Daily Scriptures Reflection and Morning Prayer for Wednesday, November 13, 2013

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Scripture: Lectionary 493. Wisdom 6:2-11. Psalm 82:3-4,6-7. Luke 17:11-19.

Our voices are a precious gift for conveying our thoughts, our love, our prayers. Today’s Gospel struck me as a Gospel that features voices: the voice of Jesus, the voice of the ten lepers, and especially the Samaritan’s voice who praised and thanked the Lord for his cure. In the background we may imagine the voices of the priests who legally clear the lepers for entrance into the Temple and the voices of the apostles and disciples who listen to what Jesus says even though they often do not understand all he says.

All ten lepers cried out, “Jesus, Master, have pity on us.” That is a Jesus prayer that many use or something very similar to it when they pray and contemplate the mysteries of God. Without touching them, Jesus sends them on toward Jerusalem to be scrutinized by the priests to approve their healing; they will be healed on the way. No longer do their voices call out “Tame! Tame! Unclean! Unclean! while ringing a bell to warn people they are approaching.

One of them, a Samaritan, who is despised by the Jews, comes back to praise and thank Jesus. His cure was deeply appreciated and he remembered to come back to the Master who healed him. It is a wonderful scene but also sad that the other nine never came back.

Throughout our passage voices are heard. First, the lepers, then Jesus, then the priests (I suppose), and probably the disciples said something in amazement though Luke does not include them. However, the Samaritan’s voice is clear and it expresses in prayer the thanksgiving given to the Healer, Jesus. This man knows how to pray and how to render thanks. He calls Jesus “Master.” This word is found only in Luke in the whole of the New Testament and he uses it seven times. It does emphasize the teaching of Jesus so the lepers may have heard and learned about Jesus the teacher who also could heal.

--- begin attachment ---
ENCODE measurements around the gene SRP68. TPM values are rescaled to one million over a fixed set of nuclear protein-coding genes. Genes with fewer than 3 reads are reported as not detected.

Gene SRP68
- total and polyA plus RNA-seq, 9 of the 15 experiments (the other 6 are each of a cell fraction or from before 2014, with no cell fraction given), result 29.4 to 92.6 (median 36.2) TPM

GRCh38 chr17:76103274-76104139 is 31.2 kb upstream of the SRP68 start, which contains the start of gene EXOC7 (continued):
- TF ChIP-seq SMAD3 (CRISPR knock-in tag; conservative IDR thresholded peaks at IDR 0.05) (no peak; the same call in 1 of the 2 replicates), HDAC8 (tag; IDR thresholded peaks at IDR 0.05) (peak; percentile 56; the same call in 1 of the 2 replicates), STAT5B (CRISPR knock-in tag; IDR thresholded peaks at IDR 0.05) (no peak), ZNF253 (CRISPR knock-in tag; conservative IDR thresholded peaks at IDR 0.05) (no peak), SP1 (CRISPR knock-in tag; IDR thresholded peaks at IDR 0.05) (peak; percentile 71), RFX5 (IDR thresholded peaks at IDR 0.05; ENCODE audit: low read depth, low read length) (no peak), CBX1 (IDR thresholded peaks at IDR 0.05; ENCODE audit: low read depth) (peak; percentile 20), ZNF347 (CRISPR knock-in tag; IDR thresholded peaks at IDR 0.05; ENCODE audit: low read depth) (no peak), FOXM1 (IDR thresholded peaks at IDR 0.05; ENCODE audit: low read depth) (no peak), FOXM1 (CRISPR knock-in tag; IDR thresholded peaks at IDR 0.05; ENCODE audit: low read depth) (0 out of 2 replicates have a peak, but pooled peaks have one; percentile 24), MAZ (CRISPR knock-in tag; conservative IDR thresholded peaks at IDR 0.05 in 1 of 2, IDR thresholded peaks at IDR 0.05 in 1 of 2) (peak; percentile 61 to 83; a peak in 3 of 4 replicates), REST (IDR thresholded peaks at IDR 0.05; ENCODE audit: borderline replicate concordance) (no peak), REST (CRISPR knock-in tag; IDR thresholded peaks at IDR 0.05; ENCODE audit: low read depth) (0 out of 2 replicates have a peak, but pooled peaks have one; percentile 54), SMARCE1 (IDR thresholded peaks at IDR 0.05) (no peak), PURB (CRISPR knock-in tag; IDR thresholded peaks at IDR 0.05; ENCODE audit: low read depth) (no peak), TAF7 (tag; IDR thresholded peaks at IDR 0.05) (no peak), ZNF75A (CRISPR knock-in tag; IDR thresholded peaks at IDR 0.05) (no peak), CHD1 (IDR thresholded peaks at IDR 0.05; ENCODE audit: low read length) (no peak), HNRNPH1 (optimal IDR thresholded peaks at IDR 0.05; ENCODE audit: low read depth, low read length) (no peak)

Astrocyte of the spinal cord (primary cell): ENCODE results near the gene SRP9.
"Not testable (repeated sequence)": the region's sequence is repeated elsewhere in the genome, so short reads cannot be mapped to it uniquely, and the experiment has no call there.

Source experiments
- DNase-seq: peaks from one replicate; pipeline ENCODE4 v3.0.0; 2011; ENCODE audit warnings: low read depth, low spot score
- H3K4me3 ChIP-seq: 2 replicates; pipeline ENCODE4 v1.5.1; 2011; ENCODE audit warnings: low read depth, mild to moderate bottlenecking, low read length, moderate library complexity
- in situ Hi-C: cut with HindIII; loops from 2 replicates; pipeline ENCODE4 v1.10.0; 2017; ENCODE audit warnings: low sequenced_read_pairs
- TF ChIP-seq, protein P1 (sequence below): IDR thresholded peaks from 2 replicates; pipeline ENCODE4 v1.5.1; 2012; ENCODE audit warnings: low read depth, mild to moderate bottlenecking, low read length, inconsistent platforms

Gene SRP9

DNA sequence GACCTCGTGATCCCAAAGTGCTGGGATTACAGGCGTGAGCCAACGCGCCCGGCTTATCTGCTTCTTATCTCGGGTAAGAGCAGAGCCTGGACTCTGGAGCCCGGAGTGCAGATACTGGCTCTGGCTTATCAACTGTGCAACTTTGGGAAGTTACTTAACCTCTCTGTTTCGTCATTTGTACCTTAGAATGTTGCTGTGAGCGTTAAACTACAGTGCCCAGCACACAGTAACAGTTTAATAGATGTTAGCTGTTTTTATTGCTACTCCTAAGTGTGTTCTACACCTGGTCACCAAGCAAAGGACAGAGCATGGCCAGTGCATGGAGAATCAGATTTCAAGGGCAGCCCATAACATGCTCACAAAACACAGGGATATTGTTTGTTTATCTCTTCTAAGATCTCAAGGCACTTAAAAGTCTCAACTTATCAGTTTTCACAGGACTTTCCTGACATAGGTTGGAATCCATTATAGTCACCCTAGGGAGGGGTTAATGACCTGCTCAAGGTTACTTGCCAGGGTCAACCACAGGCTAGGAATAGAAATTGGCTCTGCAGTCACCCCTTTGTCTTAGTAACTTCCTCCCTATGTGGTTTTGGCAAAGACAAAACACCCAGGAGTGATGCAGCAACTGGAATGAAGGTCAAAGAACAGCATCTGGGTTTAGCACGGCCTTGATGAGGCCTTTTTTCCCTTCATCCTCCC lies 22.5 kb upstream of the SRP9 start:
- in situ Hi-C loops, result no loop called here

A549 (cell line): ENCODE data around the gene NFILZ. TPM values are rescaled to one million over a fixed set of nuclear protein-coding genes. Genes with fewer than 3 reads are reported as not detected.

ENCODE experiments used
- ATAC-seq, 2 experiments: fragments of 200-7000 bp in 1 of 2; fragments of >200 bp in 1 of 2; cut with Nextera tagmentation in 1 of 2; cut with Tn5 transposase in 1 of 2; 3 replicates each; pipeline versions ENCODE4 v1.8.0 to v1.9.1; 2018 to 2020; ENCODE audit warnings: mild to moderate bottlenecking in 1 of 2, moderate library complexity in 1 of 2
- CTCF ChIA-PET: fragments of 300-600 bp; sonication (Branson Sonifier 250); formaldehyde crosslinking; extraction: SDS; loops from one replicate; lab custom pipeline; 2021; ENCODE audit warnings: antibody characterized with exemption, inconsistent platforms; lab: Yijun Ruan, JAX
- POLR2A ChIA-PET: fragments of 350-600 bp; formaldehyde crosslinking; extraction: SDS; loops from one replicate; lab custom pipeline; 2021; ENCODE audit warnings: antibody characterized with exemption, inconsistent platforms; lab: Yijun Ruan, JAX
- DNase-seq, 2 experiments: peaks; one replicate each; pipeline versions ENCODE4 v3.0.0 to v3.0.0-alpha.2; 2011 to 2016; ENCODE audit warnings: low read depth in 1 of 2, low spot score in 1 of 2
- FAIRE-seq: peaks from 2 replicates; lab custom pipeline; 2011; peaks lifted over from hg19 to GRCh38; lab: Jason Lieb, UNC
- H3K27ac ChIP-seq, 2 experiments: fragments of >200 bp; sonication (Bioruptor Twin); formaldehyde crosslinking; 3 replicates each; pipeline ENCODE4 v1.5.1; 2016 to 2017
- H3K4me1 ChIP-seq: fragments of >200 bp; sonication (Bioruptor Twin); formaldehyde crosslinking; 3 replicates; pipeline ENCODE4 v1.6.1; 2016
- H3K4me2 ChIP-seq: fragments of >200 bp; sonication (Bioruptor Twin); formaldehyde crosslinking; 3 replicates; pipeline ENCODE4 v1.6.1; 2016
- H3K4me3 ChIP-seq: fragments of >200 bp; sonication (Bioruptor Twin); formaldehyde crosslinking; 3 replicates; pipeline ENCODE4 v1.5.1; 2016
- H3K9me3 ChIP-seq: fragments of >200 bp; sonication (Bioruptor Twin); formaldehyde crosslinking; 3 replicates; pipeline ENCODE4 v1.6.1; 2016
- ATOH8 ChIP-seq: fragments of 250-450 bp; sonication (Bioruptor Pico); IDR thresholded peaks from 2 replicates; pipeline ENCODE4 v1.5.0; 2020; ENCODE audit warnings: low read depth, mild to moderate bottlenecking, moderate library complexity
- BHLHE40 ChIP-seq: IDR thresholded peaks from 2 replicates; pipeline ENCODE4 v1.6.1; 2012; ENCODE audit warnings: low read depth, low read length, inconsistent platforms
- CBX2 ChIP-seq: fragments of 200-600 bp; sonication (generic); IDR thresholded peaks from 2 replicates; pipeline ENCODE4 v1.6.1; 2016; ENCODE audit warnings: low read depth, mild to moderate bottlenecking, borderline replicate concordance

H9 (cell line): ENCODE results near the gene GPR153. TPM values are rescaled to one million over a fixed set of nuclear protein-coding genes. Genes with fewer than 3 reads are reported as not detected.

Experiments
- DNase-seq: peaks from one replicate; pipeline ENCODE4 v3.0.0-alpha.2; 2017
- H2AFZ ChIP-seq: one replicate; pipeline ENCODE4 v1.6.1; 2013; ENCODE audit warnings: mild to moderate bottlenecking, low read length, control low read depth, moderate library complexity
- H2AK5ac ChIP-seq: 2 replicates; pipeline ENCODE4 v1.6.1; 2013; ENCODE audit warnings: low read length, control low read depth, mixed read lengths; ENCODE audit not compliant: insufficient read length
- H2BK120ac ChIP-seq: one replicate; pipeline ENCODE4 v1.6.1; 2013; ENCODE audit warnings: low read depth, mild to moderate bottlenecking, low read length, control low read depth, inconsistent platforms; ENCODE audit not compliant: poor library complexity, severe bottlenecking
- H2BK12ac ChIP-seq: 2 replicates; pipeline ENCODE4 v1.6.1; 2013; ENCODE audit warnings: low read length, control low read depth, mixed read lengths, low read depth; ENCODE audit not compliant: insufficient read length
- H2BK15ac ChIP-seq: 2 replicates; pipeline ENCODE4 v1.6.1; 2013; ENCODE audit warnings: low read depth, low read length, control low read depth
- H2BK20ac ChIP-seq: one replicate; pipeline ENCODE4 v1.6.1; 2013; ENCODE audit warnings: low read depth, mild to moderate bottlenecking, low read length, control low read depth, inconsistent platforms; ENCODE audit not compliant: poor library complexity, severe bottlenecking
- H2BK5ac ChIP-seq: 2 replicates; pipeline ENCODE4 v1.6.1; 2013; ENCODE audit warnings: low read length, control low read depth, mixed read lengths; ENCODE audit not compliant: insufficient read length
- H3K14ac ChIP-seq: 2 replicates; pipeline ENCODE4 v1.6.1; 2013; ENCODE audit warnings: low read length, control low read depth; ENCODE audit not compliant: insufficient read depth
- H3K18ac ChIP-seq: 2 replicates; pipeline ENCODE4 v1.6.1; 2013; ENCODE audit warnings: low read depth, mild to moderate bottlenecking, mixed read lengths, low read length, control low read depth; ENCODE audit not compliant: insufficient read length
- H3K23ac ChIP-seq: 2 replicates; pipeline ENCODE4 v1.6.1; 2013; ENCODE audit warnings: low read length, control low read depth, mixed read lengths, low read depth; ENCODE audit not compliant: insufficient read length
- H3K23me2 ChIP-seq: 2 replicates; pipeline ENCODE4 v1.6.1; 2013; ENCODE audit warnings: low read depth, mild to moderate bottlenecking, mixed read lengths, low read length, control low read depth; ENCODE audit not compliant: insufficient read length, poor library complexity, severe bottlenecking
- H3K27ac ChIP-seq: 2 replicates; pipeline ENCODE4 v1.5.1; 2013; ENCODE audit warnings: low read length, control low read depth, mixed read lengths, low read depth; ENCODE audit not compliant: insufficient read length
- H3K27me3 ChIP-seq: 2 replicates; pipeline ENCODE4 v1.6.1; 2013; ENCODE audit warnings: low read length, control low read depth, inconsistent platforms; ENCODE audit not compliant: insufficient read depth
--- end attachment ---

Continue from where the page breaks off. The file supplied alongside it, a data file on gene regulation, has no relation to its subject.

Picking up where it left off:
I imagine the questions that Jesus asks were heard by the disciples and those who were following him up to Jerusalem. The Samaritan is centered upon in both the statements Jesus makes and also the questions raised. He did what was right according to the command of Jesus and the legal requirements before the priests. Thus, he takes the initiative to return to Jesus and thank him again. He calls him this second time, Master ( Epistate). Jesus then closes the event with these great words, “ Stand up and go your way; your faith has been your salvation.” Amen.

Copyright 2013 Fr. Bertrand Buby, S.M.

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